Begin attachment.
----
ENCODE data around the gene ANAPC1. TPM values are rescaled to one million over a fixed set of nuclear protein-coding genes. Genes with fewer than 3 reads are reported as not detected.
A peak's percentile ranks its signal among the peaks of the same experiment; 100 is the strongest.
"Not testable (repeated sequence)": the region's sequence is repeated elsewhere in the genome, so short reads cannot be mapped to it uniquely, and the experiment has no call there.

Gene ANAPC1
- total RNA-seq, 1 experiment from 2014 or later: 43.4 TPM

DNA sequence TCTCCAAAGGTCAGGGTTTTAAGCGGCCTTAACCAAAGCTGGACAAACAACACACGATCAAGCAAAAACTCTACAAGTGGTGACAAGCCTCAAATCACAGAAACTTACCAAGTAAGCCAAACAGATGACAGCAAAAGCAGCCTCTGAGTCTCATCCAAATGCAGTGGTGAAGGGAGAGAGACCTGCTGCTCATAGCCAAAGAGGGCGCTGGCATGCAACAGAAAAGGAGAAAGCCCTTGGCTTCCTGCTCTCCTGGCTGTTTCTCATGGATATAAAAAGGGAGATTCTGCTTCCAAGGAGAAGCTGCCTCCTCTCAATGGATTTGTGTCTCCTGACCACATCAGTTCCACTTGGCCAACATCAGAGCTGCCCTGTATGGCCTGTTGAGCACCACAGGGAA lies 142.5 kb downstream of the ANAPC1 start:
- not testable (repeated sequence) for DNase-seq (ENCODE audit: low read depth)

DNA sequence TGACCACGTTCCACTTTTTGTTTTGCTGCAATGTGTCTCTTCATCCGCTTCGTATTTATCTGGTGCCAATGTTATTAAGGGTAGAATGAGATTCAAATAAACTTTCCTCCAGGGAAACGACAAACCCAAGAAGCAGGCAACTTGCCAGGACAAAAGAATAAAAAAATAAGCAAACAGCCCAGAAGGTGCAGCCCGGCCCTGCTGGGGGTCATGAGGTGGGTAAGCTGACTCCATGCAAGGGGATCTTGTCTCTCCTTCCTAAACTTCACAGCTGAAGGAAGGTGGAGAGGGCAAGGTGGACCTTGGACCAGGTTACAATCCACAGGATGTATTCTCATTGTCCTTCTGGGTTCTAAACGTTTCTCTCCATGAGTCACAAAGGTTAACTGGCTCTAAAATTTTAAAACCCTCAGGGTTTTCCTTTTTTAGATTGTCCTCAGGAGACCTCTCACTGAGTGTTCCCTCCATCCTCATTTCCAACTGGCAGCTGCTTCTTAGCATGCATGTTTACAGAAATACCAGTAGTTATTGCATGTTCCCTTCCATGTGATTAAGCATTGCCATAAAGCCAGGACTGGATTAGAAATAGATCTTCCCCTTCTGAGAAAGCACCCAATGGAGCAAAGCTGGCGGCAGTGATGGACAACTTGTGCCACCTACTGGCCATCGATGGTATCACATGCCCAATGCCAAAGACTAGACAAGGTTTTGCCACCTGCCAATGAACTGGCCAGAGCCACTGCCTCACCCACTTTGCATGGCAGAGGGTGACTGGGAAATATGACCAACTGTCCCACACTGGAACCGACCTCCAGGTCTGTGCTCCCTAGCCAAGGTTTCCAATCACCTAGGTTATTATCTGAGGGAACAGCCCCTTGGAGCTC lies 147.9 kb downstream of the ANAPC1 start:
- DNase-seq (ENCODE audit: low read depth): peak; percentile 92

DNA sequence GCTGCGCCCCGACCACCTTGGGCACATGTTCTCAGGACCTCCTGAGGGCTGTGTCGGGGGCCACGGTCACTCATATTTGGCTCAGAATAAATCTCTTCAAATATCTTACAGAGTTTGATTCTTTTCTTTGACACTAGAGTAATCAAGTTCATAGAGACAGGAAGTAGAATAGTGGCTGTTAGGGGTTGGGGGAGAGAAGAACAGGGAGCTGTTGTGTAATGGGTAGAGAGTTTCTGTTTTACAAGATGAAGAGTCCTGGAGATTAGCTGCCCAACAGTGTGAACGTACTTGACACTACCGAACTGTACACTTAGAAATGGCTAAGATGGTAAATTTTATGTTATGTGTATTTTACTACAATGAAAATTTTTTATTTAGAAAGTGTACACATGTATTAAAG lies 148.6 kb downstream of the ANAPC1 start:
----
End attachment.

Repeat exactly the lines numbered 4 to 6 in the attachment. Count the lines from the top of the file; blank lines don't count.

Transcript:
Gene ANAPC1
- total RNA-seq, 1 experiment from 2014 or later: 43.4 TPM

DNA sequence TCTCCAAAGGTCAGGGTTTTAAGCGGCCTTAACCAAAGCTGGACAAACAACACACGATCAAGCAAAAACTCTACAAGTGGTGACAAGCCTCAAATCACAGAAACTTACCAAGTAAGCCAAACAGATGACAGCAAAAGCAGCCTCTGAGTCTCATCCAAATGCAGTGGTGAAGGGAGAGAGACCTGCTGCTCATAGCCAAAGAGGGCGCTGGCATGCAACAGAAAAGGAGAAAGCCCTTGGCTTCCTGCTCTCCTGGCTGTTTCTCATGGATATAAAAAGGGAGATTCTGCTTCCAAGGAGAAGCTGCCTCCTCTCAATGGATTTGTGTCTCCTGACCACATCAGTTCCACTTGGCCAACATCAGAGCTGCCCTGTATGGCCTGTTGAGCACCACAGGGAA lies 142.5 kb downstream of the ANAPC1 start: